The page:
Author: Arundhati Roy
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The God of Small Things is a clever book, but what makes it exceptional is that it is both beautiful and crafty, a rare combination. This book has structure. Lots of it. She creates a language of her own, a lucid language that complements the wistful mood of the book beautifully. The plot moves around in space and time with masterful ease and one can't help but experience a vague sense of foreboding, a prickly fear in the back of your neck.
From what could have been just another tragic incident, Arundhati Roy weaves a poignant story about the loss of innocence and the far-reaching devastation caused in the aftermath of one tragic event. She examines every character with genuine warmth, their motivations, insecurities and most importantly, their unfulfilled dreams, the definitive universal human tragedy.
The story is revealed in bits and pieces. Like a loving mother with only one piece of pie, she withholds information and doles it out at the most opportune moments, yet never does the plot become incomprehensible. In fact, we lap it all up and can't wait for the next serving. To even attempt to summarize the plot would be to take everything away from it because, well, surprise(!), the book really is about the Small Things. And the Really Big Things.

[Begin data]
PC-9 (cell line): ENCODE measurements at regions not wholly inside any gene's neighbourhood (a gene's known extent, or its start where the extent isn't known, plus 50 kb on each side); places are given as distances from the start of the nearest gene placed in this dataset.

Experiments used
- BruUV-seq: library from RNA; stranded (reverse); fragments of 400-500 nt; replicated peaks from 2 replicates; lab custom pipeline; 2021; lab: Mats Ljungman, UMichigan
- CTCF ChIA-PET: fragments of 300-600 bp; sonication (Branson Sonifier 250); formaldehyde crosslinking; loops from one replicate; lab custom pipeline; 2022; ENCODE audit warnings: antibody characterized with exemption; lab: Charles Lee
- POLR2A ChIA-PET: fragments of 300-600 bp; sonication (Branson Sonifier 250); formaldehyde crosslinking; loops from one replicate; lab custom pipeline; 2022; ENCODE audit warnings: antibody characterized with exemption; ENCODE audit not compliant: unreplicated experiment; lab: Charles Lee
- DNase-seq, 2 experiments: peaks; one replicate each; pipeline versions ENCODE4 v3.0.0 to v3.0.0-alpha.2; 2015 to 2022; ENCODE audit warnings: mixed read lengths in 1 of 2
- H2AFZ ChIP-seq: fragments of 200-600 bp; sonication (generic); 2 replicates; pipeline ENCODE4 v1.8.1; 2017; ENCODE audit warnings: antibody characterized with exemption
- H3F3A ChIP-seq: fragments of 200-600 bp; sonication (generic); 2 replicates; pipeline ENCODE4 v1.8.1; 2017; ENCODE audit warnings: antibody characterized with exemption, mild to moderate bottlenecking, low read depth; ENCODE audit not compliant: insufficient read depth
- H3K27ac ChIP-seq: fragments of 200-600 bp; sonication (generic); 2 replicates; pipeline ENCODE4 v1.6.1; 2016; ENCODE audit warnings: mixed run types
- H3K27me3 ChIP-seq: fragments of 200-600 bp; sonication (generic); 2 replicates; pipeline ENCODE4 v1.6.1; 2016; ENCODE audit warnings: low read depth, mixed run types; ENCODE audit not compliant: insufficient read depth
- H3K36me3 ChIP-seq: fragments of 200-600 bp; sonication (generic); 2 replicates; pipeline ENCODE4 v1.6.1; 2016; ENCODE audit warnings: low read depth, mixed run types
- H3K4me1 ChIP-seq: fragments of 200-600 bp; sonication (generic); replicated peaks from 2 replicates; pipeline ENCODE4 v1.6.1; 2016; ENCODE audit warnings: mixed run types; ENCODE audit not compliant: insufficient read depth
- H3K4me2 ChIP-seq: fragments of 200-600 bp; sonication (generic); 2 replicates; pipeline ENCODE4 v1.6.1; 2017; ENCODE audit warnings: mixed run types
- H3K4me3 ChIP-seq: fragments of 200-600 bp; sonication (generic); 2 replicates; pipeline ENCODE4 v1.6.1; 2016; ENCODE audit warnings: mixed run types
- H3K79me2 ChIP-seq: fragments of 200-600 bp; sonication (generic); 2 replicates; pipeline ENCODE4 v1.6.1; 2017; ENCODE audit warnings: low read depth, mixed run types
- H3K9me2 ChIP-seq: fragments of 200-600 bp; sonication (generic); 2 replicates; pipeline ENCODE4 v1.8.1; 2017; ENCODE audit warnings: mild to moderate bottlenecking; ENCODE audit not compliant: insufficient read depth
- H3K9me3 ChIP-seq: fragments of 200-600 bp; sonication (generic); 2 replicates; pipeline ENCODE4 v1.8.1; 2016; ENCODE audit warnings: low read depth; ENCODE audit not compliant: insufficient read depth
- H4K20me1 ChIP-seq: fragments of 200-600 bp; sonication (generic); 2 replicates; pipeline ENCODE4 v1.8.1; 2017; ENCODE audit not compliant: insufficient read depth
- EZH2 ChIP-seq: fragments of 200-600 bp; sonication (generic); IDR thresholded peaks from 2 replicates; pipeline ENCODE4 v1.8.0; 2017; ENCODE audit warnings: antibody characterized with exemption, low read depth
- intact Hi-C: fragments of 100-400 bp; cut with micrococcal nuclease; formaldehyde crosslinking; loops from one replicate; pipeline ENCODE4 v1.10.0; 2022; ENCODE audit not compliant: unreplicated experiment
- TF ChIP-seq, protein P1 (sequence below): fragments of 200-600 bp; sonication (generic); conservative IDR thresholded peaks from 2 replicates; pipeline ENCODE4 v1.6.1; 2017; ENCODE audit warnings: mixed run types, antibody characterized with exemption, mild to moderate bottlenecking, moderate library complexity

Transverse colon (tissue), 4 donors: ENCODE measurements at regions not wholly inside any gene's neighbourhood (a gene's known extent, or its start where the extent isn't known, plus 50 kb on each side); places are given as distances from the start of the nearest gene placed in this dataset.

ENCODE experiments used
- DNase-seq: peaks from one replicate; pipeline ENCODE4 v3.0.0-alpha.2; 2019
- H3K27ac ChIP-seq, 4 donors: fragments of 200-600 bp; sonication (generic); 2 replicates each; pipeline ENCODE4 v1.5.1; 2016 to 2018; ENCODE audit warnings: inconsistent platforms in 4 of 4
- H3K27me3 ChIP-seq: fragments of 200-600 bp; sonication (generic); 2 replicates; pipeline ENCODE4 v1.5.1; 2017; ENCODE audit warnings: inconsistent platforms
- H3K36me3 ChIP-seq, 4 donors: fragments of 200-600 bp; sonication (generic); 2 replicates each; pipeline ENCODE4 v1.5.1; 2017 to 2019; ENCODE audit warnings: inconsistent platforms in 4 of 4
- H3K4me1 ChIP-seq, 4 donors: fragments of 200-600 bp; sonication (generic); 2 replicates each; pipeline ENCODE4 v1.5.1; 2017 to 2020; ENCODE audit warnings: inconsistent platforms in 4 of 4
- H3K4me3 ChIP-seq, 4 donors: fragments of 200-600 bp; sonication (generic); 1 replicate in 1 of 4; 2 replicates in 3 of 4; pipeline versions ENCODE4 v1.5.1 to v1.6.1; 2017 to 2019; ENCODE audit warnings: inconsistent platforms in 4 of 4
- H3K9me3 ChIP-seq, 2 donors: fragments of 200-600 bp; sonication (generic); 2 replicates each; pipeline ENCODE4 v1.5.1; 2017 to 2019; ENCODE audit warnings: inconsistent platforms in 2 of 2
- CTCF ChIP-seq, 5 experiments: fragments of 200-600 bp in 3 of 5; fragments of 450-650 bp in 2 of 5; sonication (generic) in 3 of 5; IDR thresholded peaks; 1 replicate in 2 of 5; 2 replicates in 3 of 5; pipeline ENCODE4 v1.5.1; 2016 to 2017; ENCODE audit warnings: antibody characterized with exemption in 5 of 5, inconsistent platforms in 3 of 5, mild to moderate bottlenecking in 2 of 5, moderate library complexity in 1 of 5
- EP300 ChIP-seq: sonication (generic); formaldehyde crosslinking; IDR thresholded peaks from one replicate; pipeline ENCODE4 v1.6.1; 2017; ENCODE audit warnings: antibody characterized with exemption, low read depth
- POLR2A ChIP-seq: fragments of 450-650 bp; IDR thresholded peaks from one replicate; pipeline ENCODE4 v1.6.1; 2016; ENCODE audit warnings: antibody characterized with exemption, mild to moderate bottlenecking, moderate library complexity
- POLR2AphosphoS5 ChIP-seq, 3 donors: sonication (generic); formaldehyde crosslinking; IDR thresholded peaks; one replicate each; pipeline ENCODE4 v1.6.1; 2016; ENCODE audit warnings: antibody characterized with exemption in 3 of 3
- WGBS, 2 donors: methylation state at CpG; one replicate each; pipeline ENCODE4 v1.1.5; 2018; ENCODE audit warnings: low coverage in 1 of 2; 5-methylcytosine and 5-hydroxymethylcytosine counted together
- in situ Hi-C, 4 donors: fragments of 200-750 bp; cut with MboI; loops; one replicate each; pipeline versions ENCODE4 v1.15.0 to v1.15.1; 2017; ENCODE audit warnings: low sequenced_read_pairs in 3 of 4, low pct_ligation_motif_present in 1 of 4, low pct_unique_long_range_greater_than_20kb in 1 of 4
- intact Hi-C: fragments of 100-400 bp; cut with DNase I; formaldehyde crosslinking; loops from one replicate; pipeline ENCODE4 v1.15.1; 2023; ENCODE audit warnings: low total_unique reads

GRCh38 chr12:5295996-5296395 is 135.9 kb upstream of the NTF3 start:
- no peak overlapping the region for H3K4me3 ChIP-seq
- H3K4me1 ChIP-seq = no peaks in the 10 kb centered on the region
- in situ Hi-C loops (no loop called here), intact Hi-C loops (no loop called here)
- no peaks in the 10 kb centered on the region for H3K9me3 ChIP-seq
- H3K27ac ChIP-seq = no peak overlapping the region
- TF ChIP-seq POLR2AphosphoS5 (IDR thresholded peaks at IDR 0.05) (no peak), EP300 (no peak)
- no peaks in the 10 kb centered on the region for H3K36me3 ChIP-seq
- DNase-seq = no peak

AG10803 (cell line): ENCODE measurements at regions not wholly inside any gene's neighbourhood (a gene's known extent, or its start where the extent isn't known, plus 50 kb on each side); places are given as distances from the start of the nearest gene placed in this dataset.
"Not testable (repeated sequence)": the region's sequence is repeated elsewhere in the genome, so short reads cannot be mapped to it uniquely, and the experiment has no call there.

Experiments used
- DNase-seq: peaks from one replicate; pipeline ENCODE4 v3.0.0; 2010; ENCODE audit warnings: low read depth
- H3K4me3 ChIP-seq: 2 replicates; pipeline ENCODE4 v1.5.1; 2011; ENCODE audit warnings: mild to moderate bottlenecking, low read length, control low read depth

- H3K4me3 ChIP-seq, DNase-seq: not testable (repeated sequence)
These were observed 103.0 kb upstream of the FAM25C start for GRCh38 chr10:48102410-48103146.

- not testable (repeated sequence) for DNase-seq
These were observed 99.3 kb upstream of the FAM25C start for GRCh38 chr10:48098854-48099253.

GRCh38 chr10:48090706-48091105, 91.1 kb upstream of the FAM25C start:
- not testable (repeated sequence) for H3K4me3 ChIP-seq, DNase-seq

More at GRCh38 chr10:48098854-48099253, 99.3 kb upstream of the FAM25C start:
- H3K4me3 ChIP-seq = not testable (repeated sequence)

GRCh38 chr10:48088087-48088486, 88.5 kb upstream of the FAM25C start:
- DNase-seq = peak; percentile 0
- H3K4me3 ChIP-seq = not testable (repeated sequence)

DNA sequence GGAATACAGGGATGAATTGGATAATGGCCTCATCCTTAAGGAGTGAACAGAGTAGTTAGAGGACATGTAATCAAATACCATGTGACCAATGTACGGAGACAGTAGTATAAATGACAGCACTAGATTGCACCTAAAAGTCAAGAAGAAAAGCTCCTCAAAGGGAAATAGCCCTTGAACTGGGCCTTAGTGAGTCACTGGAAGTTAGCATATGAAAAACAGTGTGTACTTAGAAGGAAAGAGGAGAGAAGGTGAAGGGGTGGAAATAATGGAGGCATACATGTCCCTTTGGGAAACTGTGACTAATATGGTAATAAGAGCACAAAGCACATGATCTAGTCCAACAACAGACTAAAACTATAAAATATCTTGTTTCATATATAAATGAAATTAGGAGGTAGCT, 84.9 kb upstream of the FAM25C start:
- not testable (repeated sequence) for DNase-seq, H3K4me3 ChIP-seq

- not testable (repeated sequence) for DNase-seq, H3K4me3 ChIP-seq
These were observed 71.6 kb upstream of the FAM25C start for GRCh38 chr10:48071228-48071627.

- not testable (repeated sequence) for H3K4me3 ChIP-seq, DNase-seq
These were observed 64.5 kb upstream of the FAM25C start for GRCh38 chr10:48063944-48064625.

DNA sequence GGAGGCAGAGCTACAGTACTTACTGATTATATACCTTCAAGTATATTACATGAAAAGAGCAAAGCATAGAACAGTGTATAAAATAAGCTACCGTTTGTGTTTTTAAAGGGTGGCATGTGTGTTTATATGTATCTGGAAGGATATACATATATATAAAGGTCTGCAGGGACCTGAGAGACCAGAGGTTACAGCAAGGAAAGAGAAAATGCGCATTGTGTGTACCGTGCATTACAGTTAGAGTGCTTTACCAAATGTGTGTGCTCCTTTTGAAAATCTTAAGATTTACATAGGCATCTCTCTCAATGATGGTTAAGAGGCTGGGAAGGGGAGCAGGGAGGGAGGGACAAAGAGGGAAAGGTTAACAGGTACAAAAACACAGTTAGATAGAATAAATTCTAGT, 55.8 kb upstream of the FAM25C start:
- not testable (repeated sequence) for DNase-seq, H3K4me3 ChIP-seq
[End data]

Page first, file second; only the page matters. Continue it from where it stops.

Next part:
On one level the book is about freespirited Ammu, our very own Madame Bovary. It's about Rahel and Estha, Ammu's twin children, their innocent childhood infringements and the soarings and stiflings of their little hearts, their complex entwined lives which are governed by the Love Laws, that lay down who should be loved. And how. And how much. And how long.
On another level, it's about the idea of men being social constructs. About our lives not really being in our hands. About our lives really being governed by the forces of the invisible big bad things, a sadistic child holding a horshoe magnet to the disparate iron filings of our small, insiginificant lives. In short, a History lesson. A lesson in Indian caste dynamics and the communist movement of Kerala. About how the Really Big Things often seep into the Small Things, like tea from a teabag.
What hurts the most is not the intensity of the characters' suffering, but the fact that it is extremely commonplace, their suffering, like labour pains, like the food chain. An Indian food chain tragedy, based on caste and other offerings History left behind in its wake. It demonstrates how all caste-based violence is ecological, based on fear, the strange fear the powerful have for the powerless. Us and them.
At the end of it, what I got from the book (I think) was that though the Really Big Things might be screwed up, most of the times the Small Things more than make up for it. Really.